Marc reviews ‘Maelstrom’ (Whyborne & Griffin 7) by Jordan L. Hawk. This book was published by the author on December 11th, 2015 and is 268 pages long.
I received a free review copy of this book from the author for the purpose of an honest review.
Why I read this book: I am totally and completely addicted to this series and when I got a chance to receive an advanced review copy of the book and read it before the official release day, I was very happy and devoured it in one sitting. I have been eager to share my thoughts ever since!
Between his father’s sudden—and rather suspicious—generosity, and his own rash promise to help Christine plan her wedding, Percival Endicott Whyborne has quite enough to worry about. But when the donation of a mysterious codex to the Ladysmith Museum draws the attention of a murderous cult, Whyborne finds himself in a race against time to unlock its secrets first.
Griffin has a case of his own: the disappearance of an historic map, which quickly escalates to murder. Someone is sacrificing men in dark rituals—and all the clues lead back to the museum.
With their friends Christine and Iskander, Whyborne and Griffin must discover the cult’s true goal before it’s too late. For dark forces are afoot at the very heart of the museum, and they want more than Whyborne’s codex.
They want his life.
Buy Links: Amazon | ARe | Barnes & Noble | Smashwords | Goodreads
Author Jordan L. Hawk’s Writing Process
I love reading about the writing process, and how it varies from writer to writer. So here’s a quick, general overview of how I go about writing a full-length novel (half the time for a novella).
Weeks 1-4: Research, brainstorming, and outlining
I give myself a month to do as much research as possible, refine the characters, and outline the plot. There’s a lot of back-and-forth for the first three weeks, as research sparks new ideas, or character traits turn out not to work in the context of the plot, or plot points just don’t work with these characters or this setting. The fourth week is when I flesh out the outline into something I can sit down and write from, including as much detail as possible. That said, the third act is usually still pretty vague by the time I sit down and start writing, and gets filled in as I go.
Weeks 5-7: Words! I can predictably write up to 5,000 words a day, and I often do. But those days are punctuated by ones where I have to stop and jettison a subplot that turned out not to work, or spend a day on administrative stuff, or create a cover.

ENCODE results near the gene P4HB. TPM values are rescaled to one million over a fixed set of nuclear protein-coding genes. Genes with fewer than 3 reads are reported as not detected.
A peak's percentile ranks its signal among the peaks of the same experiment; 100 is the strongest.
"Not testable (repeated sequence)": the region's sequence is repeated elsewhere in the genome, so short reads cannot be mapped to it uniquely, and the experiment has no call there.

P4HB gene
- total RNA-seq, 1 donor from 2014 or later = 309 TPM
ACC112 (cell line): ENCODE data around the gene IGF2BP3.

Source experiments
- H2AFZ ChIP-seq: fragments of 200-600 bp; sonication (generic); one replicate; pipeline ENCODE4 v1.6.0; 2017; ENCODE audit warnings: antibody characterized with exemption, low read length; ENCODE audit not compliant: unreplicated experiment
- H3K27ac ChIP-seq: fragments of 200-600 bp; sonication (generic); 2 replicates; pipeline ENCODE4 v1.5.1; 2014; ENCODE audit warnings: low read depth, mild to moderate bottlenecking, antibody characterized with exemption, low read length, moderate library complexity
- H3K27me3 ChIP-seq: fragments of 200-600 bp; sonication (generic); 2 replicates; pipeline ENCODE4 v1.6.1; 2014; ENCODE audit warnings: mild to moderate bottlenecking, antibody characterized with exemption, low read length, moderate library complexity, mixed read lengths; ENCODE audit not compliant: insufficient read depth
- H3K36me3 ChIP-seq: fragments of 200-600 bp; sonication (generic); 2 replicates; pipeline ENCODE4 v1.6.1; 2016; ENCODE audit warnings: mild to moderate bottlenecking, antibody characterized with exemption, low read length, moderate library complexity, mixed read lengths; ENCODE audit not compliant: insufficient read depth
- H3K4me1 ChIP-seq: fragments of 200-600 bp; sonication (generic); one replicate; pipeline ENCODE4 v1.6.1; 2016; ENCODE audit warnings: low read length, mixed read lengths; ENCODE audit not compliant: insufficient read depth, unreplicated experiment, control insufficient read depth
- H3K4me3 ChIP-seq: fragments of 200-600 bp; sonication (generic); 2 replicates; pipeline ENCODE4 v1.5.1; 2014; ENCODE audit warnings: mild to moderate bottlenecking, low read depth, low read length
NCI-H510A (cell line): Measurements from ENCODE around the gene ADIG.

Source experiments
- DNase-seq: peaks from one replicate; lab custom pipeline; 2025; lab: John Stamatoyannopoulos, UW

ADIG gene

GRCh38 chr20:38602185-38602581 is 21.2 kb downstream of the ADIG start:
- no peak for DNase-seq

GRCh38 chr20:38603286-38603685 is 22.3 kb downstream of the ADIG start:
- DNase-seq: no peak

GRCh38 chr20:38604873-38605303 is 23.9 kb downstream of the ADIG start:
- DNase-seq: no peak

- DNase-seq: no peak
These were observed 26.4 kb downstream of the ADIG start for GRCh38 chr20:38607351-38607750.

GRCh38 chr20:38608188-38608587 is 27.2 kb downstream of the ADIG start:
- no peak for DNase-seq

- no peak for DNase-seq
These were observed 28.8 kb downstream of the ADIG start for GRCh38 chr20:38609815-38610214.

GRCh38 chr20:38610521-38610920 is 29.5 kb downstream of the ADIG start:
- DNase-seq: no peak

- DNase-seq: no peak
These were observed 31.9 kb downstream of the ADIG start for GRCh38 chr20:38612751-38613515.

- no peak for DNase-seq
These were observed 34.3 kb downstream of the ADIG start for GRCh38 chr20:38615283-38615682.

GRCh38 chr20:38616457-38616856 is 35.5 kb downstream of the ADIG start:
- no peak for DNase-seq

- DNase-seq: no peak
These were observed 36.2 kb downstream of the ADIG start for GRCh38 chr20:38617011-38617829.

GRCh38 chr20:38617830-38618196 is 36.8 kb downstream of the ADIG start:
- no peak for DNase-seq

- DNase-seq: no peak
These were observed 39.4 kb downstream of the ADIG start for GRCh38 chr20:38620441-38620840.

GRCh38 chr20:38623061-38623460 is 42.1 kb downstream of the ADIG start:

Week 8: Reach a spot somewhere between the midpoint and the beginning of the third act and realize I’ve badly misunderstood the villain, or possibly mistaken the wrong entities for the villain altogether. Frantically rework outline and start to revise.
Week 9: Feverishly continue to revise while eyeing the upcoming deadline. Panic. Convince self this book is so bad people will not only hate it, but retroactively hate everything I’ve ever written.
Week 10: Hasty revisions are done, the novel is more patched-together than Frankenstein’s monster, but for now it’s on to Act III and the end!
Week 11: This is where real revisions start. I read back through the whole thing and cover over the seams where various bits were stitched together. I also add in any details I left out during the first go-round.
Week 12: Hand off to the beta reader, make any revisions he suggests, final read through, break it up into chapters, and send it to my editor!
And the next day I start all over again from the beginning. I hope you enjoyed this glimpse into my process, such as it is!
Jordan L. Hawk grew up in the wilds of North Carolina, where she was raised on stories of haints and mountain magic by her bootlegging granny and single mother. After using a silver knife in the light of a full moon to summon her true love, she turned her talents to spinning tales. She weaves together couples who need to fall in love, then throws in some evil sorcerers and undead just to make sure they want it bad enough. In Jordan’s world, love might conquer all, but it just as easily could end up in the grave.
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